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Keeping Chicken Coop Warm this Winter

post #1 of 19
Thread Starter 

I live in west Tennessee, where the lowest temps usually are in the middle teens, but most of the time, the coldest night temps are in the high twenties.   That's the worst, because many January or February nights never dip below 30 or even 40 degrees.


My chicken coop is 13 1/3 feet by 7 feet (an old dog pen), built out of hurricane fencing.   There is a metal roof on top to protect the chickens from much rain (though not all rain -- if the rain comes down at an angle, it can still get inside the pen).


I have two black-and-blue thumbs (both lefties), but my brother has mastered the art of using the hammer and the saw, so he built me a plywood henhouse that is 6 feet long, 3 feet wide and 2 feet tall, which we put at the far end of the chicken's yard so they will have plenty of room in their yard to play.  The roof of that henhouse is clear plexiglass, so that sunshine can come through it, though he has built the two nest boxes inside the henhouse in such a way that they have their own roof and provide the hens with some privacy.


One area of the henhouse (1 foot by 3 feet by 2 feet high) is sectioned off with hardware cloth, and behind it we can put a fan and/or a heater and/or a heating lamp with no fear of the chickens being able to get to them, and  no fear of any rain being able to get to them.   The roof on that particular part of the henhouse is solid plywood, rather than the clear plexiglass roof over the rest of the henhouse.   


The inside of the henhouse itself stays dry during even the hardest rains, though my girls NEVER seem to take advantage of that.   They will actually sleep outside the henhouse, near the gate to their fenced in chicken yard, even in the rain, and even in those rare occasions where the rain is coming down horizontally and can get into their sleeping area.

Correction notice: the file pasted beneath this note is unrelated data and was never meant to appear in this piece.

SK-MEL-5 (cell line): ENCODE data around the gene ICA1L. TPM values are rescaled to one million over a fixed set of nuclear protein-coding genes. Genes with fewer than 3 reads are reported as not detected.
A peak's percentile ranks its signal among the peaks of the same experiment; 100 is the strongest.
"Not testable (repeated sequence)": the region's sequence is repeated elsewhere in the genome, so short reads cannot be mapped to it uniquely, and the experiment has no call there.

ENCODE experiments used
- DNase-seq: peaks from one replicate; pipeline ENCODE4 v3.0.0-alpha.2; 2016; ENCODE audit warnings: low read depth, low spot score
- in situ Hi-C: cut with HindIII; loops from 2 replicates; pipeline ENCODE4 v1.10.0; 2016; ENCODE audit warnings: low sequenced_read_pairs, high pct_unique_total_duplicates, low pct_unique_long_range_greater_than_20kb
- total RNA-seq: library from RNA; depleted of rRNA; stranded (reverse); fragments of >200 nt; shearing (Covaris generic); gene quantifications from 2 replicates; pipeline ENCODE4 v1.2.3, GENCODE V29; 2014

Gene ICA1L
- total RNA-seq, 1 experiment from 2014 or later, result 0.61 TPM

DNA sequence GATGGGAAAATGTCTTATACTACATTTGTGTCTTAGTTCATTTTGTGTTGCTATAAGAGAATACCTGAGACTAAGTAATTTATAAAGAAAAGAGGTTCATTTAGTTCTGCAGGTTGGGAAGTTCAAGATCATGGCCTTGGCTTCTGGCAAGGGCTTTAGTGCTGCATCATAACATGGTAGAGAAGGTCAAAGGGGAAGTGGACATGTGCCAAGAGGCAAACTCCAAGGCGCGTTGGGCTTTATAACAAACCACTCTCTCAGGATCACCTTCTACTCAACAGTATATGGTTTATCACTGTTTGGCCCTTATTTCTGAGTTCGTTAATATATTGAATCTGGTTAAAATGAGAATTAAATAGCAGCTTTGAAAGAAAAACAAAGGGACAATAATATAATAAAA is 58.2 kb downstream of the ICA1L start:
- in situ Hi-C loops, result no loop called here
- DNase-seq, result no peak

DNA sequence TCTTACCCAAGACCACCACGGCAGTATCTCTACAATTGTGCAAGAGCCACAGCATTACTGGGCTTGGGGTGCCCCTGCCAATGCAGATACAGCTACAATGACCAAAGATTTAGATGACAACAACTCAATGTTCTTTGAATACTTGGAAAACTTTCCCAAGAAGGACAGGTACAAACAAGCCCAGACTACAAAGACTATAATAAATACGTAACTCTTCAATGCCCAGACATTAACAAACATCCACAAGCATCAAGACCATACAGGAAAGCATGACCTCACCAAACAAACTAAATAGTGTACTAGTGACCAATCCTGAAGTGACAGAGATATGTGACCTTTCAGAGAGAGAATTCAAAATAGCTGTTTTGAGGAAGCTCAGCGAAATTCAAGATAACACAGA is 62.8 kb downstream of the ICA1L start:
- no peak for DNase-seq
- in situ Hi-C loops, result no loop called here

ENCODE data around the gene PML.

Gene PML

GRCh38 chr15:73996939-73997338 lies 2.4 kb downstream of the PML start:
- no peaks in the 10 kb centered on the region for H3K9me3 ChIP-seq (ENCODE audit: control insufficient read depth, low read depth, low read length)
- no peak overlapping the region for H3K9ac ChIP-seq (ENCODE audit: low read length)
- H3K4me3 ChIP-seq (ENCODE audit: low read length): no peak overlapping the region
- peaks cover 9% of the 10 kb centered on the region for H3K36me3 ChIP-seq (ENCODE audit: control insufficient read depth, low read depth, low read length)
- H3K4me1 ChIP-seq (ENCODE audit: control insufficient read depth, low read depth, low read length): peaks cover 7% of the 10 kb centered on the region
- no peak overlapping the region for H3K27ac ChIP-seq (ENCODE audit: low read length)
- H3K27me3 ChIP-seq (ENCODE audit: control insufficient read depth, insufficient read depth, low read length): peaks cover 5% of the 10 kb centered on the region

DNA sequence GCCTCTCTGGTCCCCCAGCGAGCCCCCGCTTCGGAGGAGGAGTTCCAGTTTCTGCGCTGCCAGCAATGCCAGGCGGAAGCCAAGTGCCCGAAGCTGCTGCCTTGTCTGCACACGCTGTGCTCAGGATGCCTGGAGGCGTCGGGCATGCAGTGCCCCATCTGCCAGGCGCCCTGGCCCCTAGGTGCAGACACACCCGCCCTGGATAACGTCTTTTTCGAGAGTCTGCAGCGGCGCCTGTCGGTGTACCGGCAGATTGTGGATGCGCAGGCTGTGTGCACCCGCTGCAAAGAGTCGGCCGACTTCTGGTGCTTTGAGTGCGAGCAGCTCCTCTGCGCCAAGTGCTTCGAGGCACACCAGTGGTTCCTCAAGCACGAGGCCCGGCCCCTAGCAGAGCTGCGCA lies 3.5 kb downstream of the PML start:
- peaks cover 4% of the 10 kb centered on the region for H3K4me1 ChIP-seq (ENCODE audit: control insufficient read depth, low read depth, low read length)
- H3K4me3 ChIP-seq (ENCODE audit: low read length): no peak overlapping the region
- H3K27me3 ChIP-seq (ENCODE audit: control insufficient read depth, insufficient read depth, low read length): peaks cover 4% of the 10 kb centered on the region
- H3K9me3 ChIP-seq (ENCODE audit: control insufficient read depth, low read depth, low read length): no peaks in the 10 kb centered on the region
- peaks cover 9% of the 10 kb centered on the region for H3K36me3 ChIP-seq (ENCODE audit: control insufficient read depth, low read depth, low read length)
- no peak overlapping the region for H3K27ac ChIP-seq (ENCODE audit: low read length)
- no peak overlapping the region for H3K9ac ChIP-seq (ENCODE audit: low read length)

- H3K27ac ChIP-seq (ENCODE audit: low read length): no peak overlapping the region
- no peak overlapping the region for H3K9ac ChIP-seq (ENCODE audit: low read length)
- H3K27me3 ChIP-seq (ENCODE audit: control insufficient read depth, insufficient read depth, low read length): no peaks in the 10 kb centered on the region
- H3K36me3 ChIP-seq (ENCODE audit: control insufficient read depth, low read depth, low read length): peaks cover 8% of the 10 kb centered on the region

Their preference to sleep at the gate of their chicken yard has me particularly worried about the coming winter.


I can heat the henhouse pretty easily by putting a thermostatically controlled heater or else a heating lamp inside the henhouse in the area that is screened off and out of their pecking reach.


But how do I heat a 13 foot by 7 foot outdoor area that is just fenced in with hurricane fencing and a metal roof?


I have been thinking about placing a 2 foot tall piece of 3/4 inch plywood around the bottom of the fenced in chicken yard to block some of the wind and cold.   I have also considered putting 100 watt red outdoor flood lights along the fence line, maybe mounting them at the top of the 2 foot plywood "walls."


I am thinking of using flood lights rather than regular red heat lamp bulbs because I cannot guarantee that rain will not hit the light bulb from time to time. (I learned from experience that if a drop of water hits a hot red heat lamp bulb, the bulb will explode.   You DON'T want to ask me HOW I learned that, LOL...)


Would several 100 watt red flood lights heat the area enough to get them through the winter, given the fact that much of their chicken yard will still be open to the elements?


Or should I put some kind of actual heater in there -- enclosed in some kind of enclosure that would keep the chickens from being able to touch or peck at the heater, and protected from any stray rain drops that can get into the chicken yard?


If it is best to use a  heater to heat that fenced in yard, what kind of heater would I want to use?   


And one other question:   what is the best way to keep their water from freezing when the outdoor temps go below about 35 degrees?


Thank you in advance for your insights and advice.


And thanks for letting me join your forum.   This forum looks like just the place this newbie chicken father needs to be.

Barry is father to 21 hens, 3 cockerels, 2 cats and a currently unknown number of babies born today, Nov 10, 2011!
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Barry is father to 21 hens, 3 cockerels, 2 cats and a currently unknown number of babies born today, Nov 10, 2011!
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post #2 of 19